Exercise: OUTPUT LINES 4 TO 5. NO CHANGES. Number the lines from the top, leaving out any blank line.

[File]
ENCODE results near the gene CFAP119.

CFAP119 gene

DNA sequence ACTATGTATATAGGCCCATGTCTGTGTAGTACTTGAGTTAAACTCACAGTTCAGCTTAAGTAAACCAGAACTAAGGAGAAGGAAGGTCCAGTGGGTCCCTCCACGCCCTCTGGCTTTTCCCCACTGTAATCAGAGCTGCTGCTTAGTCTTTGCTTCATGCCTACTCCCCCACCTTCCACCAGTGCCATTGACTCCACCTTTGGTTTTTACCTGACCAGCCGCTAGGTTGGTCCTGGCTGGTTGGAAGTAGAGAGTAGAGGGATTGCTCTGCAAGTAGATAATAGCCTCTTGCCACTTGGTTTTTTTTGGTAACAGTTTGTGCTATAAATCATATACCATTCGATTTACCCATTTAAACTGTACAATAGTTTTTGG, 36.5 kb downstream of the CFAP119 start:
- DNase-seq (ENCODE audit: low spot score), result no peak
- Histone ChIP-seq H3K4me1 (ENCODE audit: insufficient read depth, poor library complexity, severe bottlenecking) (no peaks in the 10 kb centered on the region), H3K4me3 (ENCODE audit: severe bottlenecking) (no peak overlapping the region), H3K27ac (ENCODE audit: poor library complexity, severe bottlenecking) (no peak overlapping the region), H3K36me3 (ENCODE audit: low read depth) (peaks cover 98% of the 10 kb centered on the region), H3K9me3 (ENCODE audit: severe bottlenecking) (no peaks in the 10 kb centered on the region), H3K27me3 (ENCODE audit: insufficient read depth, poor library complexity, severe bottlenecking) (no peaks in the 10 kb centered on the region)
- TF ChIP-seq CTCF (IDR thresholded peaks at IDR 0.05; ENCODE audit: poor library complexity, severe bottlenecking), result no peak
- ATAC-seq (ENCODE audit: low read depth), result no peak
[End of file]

- DNase-seq (ENCODE audit: low spot score), result no peak
- Histone ChIP-seq H3K4me1 (ENCODE audit: insufficient read depth, poor library complexity, severe bottlenecking) (no peaks in the 10 kb centered on the region), H3K4me3 (ENCODE audit: severe bottlenecking) (no peak overlapping the region), H3K27ac (ENCODE audit: poor library complexity, severe bottlenecking) (no peak overlapping the region), H3K36me3 (ENCODE audit: low read depth) (peaks cover 98% of the 10 kb centered on the region), H3K9me3 (ENCODE audit: severe bottlenecking) (no peaks in the 10 kb centered on the region), H3K27me3 (ENCODE audit: insufficient read depth, poor library complexity, severe bottlenecking) (no peaks in the 10 kb centered on the region)